Excel has several built in date functions that can be used to calculate the number of days between two dates.

Each date function does a different job so that the results differ from one function to the next. Which one you use, therefore, depends on the results you want.

The DATEDIF function can be used to calculate the time period or the difference between two dates. This time period can be calculated in:

- days
- whole months
- whole years

Uses for this function include planning or writing proposals to determine the time frame for an upcoming project. It can also be used, along with a person's birth date, to calculate his or her age in years, months, and days.

### The DATEDIF Function's Syntax and Arguments

A function's syntax refers to the layout of the function and includes the function's name, brackets, and arguments.

The syntax for the DATEDIF function is:

**= DATEDIF ( start_date, end_date, unit)**

**start_date** – (required) the start date of the chosen time period. The actual start date can be entered for this argument or the cell reference to the location of this data in the worksheet can be entered instead.

**end_date** – (required) the end date of the chosen time period. As with the Start_date, enter the actual end date or the cell reference to the location of this data in the worksheet.

**unit **(formerly called interval) – (required) tells the function to find the number of days ("D"), complete months ("M"), or complete years ("Y") between the two dates.

**Notes:**

- Excel carries out date calculations by converting the dates to serial numbers, which begin at zero for the fictitious date January 0, 1900 on Windows computers and January 1, 1904 on Macintosh computers.
- The unit argument must be surrounded by quotation marks such as "D" or "M".

### More on the Unit Argument

The *unit *argument can also contain a combination of days, months, and years in order to find the number of months between two dates in the same year or the number of days between two dates in the same month.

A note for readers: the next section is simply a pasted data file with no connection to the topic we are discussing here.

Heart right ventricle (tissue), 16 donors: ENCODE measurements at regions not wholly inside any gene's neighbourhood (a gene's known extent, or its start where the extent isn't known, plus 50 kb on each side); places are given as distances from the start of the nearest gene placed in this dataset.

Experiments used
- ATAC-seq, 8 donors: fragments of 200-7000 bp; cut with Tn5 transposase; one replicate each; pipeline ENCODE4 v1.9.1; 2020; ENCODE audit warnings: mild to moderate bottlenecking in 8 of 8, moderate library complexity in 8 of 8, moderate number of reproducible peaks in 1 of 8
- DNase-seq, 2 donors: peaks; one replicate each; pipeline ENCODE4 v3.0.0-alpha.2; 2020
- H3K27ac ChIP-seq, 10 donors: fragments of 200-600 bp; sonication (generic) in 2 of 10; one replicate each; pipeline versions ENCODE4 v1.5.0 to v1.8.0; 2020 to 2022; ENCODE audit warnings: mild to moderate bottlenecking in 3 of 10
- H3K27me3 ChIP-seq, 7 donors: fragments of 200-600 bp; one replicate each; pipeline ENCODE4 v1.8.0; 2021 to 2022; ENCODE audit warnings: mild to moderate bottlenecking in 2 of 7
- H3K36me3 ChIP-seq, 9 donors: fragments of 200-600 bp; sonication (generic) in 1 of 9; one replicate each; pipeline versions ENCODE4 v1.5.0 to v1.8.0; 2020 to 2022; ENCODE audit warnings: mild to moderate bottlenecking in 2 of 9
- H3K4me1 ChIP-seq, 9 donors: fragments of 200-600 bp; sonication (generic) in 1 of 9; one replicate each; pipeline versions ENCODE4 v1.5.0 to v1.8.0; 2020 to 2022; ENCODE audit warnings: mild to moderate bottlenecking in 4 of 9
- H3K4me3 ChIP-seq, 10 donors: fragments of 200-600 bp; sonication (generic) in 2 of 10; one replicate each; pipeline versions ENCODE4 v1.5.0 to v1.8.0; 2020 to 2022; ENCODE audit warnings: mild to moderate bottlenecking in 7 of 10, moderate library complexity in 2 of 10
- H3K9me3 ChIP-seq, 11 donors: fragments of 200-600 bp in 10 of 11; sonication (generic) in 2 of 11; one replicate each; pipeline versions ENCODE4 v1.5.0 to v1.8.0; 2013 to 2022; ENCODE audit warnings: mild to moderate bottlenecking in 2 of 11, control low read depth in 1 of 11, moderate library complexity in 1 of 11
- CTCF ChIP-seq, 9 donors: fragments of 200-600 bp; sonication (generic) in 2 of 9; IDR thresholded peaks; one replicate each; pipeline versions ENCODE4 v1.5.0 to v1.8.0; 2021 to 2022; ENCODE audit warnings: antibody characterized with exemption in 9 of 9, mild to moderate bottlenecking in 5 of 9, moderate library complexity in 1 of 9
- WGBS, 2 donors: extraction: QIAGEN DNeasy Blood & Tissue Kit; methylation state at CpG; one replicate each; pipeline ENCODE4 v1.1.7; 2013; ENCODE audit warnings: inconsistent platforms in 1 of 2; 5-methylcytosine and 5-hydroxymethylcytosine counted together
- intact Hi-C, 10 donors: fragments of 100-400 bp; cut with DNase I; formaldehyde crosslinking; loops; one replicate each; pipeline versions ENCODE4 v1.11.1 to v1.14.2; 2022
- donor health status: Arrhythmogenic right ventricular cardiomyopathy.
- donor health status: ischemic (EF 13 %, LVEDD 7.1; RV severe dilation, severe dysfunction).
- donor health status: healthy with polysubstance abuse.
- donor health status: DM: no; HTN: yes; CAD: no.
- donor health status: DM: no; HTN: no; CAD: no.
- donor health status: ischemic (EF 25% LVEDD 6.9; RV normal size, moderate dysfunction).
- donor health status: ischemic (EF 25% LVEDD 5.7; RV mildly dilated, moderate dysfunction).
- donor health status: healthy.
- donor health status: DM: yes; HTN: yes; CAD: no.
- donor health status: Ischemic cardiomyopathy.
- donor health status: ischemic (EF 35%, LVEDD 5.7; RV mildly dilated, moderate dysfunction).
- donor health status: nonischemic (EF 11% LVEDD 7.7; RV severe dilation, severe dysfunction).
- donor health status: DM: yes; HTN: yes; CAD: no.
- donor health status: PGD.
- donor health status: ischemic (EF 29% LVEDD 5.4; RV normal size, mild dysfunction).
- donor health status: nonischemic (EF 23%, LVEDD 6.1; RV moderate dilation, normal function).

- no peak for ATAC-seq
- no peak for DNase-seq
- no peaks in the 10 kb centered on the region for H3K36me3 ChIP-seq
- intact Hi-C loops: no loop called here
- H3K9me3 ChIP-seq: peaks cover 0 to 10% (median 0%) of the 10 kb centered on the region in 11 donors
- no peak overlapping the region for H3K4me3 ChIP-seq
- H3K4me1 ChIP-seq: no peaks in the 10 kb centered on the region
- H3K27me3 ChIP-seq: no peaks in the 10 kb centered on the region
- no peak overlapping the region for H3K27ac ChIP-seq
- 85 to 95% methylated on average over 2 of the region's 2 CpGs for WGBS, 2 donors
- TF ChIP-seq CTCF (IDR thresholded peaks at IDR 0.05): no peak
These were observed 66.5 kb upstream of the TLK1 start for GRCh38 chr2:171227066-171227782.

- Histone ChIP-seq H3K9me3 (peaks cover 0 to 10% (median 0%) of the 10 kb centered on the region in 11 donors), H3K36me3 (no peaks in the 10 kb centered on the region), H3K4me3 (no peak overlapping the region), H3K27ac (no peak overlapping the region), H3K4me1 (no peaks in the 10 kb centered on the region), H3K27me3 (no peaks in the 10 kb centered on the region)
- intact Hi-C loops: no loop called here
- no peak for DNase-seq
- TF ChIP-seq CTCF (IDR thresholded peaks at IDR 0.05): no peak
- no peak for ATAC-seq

- "YD" – calculates the number of days between two dates as if the dates are in the same year (row 5 above).
- "YM" – calculates the number of months between two dates as if the dates are in the same year (row 6 above).
- "MD" – calculates the number of days between two dates as if the dates are in the same month and year (row 7 above).

### DATEDIF Function Error Values

If the data for the various arguments of this function are not entered correctly the following error values appear in the cell where the DATEDIF function is located:

- #VALUE! error – returned if either
*start_date*or*end_date*are not actual dates (row 8 above, where the cell A8 contains text data). - #NUM! error – returned if
*end**_date*is an earlier date than*start_date*(row 9 above).

### Example: Calculate the Difference between Two Dates

An interesting point about DATEDIF is that it is a hidden function in that it is not listed with other *Date* functions under the formula tab in Excel, which means:

- there is no dialog box available for entering the function and its arguments.
- the argument tooltip does not display the argument list when the function's name is typed into a cell.

As a result, the function and its arguments must be entered manually into a cell in order for it to be used, including typing a comma between each argument to act as a separator.

### DATEDIF Example: Calculating the Difference in Days

The steps below cover how to enter the DATEDIF function located in cell B2 in the image above that displays the number of days between the dates May 4, 2014 and August 10, 2016.

- Click on cell B2 to make it the active cell – this is where the number of days between the two dates will be displayed.
- Type
*= datedif (*"into cell B2. - Click on cell A2 to enter this cell reference as the
*start_date*argument for the function. - Type a comma (
**,**) in cell B2 following the cell reference*A2*to act as a separator between the first and second arguments. - Click on cell A3 in the spreadsheet to enter this cell reference as the end_date argument.
- Type a second comma (
**,**) following the cell reference*A3.* - For the
*unit*argument, type the letter D in quotes (*"D"*) to tell the function we want to know the number of days between the two dates. - Type a closing parenthesis
**" ) ".** - Press the
*Enter*key on the keyboard to complete the formula. - The number of days – 829 – should appear in cell B2 of the worksheet.
- When you click on cell B2 the complete formula
*=DATEDIF(A2,A3,"D")*appears in the formula bar above the worksheet.